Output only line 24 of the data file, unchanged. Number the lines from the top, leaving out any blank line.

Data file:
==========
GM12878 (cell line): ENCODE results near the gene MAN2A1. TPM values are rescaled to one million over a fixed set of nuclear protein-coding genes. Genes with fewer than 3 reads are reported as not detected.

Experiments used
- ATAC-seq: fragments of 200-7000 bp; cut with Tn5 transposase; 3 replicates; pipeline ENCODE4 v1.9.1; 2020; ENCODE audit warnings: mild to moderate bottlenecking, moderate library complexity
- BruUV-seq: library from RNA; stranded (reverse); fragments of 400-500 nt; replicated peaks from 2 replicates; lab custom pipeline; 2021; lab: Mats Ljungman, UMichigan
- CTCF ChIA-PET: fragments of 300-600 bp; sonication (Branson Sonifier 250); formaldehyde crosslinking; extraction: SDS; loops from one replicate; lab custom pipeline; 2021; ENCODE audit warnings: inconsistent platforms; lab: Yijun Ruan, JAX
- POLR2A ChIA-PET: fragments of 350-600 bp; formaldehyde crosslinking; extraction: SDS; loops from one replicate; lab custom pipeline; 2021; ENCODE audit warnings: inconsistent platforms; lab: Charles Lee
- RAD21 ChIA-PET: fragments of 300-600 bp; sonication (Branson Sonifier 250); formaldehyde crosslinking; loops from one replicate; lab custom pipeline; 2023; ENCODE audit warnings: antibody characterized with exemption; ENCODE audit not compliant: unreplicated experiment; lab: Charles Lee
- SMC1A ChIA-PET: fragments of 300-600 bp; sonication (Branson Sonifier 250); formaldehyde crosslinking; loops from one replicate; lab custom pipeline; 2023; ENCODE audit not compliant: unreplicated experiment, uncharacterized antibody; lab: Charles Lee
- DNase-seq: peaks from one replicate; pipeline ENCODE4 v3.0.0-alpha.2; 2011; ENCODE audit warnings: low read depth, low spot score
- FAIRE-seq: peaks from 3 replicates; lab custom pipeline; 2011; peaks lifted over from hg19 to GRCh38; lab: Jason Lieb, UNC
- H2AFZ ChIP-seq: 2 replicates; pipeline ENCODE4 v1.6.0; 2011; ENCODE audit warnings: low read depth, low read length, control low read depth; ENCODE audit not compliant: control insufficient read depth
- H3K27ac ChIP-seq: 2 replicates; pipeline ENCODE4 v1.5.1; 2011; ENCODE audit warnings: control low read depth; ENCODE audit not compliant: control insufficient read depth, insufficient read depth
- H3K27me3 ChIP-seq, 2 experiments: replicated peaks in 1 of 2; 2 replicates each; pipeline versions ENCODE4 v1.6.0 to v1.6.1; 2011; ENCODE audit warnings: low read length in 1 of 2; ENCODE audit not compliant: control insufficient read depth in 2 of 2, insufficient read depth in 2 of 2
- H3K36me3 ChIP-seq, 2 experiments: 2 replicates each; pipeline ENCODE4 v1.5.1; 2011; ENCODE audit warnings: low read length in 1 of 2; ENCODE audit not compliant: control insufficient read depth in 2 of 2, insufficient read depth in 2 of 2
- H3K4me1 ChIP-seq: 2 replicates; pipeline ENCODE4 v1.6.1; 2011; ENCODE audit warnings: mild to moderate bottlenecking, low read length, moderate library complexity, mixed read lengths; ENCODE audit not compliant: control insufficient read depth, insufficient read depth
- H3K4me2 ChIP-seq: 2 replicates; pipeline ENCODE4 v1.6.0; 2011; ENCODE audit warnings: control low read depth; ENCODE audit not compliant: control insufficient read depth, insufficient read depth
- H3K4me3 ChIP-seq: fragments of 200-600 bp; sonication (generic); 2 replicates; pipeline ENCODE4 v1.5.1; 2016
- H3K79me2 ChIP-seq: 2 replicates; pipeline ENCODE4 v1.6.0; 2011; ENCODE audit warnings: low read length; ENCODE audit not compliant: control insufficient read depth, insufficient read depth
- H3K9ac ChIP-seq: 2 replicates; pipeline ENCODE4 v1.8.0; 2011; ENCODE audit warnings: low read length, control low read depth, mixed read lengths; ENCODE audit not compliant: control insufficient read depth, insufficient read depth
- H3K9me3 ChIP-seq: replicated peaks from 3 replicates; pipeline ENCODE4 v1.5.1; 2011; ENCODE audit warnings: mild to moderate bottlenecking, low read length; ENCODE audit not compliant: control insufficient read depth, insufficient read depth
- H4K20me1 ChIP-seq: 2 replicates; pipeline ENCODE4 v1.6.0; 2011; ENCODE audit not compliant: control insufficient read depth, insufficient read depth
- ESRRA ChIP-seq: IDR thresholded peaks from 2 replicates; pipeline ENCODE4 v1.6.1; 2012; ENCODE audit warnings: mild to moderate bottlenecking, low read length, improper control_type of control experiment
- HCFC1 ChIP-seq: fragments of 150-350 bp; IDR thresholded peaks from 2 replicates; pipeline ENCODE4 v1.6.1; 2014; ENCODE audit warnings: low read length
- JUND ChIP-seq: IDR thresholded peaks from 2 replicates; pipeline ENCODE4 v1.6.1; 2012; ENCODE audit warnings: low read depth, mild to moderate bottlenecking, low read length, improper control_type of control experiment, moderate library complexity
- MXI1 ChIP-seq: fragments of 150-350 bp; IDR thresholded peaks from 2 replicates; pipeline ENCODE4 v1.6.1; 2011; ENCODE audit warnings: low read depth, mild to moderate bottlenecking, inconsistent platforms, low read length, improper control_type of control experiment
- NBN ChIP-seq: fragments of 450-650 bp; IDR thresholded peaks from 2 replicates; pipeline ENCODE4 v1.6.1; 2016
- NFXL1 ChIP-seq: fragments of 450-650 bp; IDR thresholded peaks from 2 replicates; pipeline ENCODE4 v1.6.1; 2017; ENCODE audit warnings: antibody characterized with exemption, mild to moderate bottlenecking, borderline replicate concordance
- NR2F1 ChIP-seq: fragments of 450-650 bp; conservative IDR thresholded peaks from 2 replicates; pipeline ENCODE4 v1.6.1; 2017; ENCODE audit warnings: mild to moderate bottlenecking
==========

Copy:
- JUND ChIP-seq: IDR thresholded peaks from 2 replicates; pipeline ENCODE4 v1.6.1; 2012; ENCODE audit warnings: low read depth, mild to moderate bottlenecking, low read length, improper control_type of control experiment, moderate library complexity